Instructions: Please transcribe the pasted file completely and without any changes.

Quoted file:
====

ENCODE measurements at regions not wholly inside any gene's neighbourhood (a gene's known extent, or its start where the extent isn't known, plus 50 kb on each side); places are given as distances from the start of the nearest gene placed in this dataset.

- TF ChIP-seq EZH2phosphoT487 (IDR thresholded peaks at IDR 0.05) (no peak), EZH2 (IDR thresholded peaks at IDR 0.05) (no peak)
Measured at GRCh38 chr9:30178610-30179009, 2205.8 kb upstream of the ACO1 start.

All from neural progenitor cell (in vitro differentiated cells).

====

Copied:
ENCODE measurements at regions not wholly inside any gene's neighbourhood (a gene's known extent, or its start where the extent isn't known, plus 50 kb on each side); places are given as distances from the start of the nearest gene placed in this dataset.

- TF ChIP-seq EZH2phosphoT487 (IDR thresholded peaks at IDR 0.05) (no peak), EZH2 (IDR thresholded peaks at IDR 0.05) (no peak)
Measured at GRCh38 chr9:30178610-30179009, 2205.8 kb upstream of the ACO1 start.

All from neural progenitor cell (in vitro differentiated cells).